|Ina Dillard Russell Library|
In an increasingly crowded field of library and information education sector events, Georgia College in Milledgeville hosted the first Central Georgia Libraries Unconference. It was my first experience with an unconference by such a name. It was, as the event handout stated, a “low-cost, low-travel professional development opportunity that is unique for its impromptu breakout sessions and minimal lecture-style presentations.”
Besides the screen projection used by keynote speaker Emy Decker, I didn’t see or hear the use of electricity in any of the sessions. The experience was an all live, all conversational exchange by the librarians who sat in with each other at the breakout sessions. Each breakout session was moderated by one or two leaders who guided the conversation. At times, these leaders kept the conversation going during the “no one’s saying anything” points of the session. It didn’t take too long for the conversation to flow.
In the keynote, entitled From a Seed to a Flower: Professional Development in the Contemporary Library, Emy Decker – Georgia Tech Library NextGen Public Services Manager discussed the essential uses of librarian professional development. Whether outspoken or quiet, the librarian who harnesses their passion for the profession can reap welcome rewards .
In a charming homage to 20th century messaging, the flipchart and whiteboard were the recording devices used during the breakouts – at least the ones I attended. Librarians were encouraged to take a phone photo of the messaging. My hunch is that, at some point, the event will have a published record. I have my notes and my fuzzy phone pic of all the breakout sessions topics to jog my memory.
Since my focus was support for distance learning, I chose the breakout group with that topic on the agenda. I found this group space and – settled in. The space was pleasant, including comfy chairs with a writing surface and a view of the street beyond which made for a pleasant distraction.
The Distance Learning Breakout
Some of the Lingo
• Blackboard – an LMS with products for K-12, academic, government and business
• Brightspace – a product of D2L Corporation Desire2Learn
• Canvas – a product of Instructure – it is an open source LMS
• LMS – learning management system
• LTI – Learning Tools Interoperability – offers the usability of third-party tools in an LMS
• Springshare – created the LibGuides suite of products
Some discussion centered on how much of the library’s presence should be embedded in the LMS. If the LMS offers a simple portal to some library resources, the student may not use the full range of library resources available to them. Alternatively, if the LMS has only a cursory mention of library resources, the student may be discouraged from seeking library support at all. Getting the student to engage the library’s resources directly is the goal.
One embedded librarian had the benefit of access to a stream of direct student feedback via the LMS. The students were given a series of questions about library services. This librarian had the experience of real time comments as the students answered the questions.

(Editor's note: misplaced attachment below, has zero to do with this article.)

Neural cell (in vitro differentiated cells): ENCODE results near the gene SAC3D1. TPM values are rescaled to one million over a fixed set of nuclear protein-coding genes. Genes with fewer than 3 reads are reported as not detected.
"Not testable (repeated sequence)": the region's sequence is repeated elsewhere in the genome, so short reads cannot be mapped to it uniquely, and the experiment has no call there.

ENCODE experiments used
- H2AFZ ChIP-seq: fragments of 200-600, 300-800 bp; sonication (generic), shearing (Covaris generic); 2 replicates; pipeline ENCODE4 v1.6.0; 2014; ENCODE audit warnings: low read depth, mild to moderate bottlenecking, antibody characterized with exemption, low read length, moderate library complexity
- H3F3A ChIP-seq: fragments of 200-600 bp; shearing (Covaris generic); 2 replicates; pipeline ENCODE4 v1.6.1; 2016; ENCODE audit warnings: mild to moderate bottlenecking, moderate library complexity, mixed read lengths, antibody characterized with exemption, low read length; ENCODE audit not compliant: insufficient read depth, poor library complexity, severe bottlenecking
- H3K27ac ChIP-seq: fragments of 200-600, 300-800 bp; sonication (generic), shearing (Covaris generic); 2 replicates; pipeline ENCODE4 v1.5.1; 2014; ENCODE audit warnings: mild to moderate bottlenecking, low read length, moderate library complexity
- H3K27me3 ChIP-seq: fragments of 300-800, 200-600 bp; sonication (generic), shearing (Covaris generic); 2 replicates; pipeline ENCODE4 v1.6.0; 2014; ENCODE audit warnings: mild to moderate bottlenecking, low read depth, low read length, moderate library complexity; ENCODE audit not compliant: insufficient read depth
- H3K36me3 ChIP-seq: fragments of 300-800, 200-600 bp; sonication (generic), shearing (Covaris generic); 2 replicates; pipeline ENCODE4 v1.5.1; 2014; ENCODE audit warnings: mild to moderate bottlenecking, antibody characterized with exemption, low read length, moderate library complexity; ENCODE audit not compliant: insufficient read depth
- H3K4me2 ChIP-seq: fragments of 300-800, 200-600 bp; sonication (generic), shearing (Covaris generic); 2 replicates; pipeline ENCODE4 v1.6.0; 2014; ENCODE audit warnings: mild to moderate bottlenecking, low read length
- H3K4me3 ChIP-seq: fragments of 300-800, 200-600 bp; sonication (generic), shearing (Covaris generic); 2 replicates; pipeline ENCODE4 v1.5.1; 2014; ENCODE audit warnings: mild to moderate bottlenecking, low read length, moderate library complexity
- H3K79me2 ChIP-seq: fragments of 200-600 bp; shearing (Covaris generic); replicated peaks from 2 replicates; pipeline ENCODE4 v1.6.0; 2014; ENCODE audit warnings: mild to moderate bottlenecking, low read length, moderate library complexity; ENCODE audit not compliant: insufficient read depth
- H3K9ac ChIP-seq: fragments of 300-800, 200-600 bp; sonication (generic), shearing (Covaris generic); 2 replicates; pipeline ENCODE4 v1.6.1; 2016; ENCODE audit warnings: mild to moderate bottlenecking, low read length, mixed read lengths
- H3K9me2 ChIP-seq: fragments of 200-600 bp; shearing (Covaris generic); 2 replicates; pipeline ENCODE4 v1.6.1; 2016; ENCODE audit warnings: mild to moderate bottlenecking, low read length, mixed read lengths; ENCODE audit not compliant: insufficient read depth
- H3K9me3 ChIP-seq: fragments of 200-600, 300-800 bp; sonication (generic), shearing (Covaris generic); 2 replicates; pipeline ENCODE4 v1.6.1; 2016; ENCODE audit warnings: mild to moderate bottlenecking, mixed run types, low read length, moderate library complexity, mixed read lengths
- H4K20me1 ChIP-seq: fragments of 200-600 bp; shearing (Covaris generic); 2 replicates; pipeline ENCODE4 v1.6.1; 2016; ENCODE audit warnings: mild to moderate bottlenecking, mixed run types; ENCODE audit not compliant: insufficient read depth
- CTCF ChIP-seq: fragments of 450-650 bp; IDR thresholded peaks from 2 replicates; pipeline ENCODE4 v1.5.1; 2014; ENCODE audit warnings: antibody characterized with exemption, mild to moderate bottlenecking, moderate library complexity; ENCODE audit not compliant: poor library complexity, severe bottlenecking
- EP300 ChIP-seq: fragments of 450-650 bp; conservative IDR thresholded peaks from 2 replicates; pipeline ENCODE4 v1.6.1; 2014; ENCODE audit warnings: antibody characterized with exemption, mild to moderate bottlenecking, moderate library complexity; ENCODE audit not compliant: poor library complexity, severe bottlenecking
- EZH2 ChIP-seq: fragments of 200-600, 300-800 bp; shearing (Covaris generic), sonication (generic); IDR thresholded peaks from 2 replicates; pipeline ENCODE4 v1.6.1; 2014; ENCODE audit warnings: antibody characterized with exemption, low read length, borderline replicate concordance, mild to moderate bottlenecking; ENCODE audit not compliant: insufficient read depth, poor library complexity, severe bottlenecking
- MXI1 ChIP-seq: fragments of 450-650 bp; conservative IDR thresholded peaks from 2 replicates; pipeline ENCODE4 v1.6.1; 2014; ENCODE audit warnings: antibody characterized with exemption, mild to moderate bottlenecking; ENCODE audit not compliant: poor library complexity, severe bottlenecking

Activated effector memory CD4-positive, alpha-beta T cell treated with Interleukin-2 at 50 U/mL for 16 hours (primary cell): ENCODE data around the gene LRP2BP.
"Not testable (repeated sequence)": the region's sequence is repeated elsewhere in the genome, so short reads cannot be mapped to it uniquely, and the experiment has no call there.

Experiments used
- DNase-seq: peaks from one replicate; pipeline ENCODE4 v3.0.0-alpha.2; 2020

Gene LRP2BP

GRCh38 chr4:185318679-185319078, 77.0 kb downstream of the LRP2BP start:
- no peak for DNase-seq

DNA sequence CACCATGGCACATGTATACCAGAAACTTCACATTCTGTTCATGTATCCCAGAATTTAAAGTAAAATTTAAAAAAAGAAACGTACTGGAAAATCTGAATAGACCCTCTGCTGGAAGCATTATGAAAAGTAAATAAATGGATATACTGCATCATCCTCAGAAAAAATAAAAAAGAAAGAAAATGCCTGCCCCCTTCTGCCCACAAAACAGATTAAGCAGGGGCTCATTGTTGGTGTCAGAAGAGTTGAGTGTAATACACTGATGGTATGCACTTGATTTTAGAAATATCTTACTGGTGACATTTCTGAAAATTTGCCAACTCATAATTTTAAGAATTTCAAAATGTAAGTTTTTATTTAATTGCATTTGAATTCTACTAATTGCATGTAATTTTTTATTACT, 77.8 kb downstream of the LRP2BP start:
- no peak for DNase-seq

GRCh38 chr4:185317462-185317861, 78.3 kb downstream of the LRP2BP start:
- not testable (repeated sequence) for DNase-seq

One librarian was identified as a “faculty guest” in the LMS. This produced a sideways effect of students asking the librarian to resolve instructor and administrative issues for them.
There was agreement that students benefit from an embedded librarian as a consistent go-to person in the library.
Discussion of learning styles recognized that some students prefer reading the text of a video rather than to watch/listen to the video.
Recognition that some students don’t even read the syllabus – and so what does that say about paying attention to the library’s fine print about accessing resources, etc.
Make sure the video that you produce is in a most accessible format. Why make something that many students can’t access.
The vendor is often a valuable resource for instruction on using the LMS.
Other Breakout Sessions
Fake news is a sensitive issue since “news” has been increasingly politicized. Some students now reject traditional sources of information, ie the New York Times. The question becomes: what are the sources of information that are recognized as objective by students/faculty from all over the political spectrum? How do librarians present themselves as bias neutral?
Find the courage to engage in the awkward conversation of the validity of a patron’s information sources.
One school’s requirements include students attending events that involve civic discourse – exposure to opposing viewpoints.
The cost of serials and other scholarly publishing created demand for sources such as Sci-Hub.
Should the research efforts of a scholar who is paid by the state be available at a discount (or no charge) to the citizens of that state – state funding implies citizen rights of use.
Websites for librarians about open access resources include openaccessbutton.org/ and unpaywall.org
The problem of sharing space in the library with heritage “protected” groups such as genealogy patrons and protectors of the archives is still vexing.
The tour of the Ina Dillard Russell Library of Georgia College was lively and informative. The school appears to value their library as a strong partner in student success and as a venue to try specialty products such as 3D printing and a variety of study space configurations. Many study/collaboration rooms now feature video screens which enable connection to up to six devices.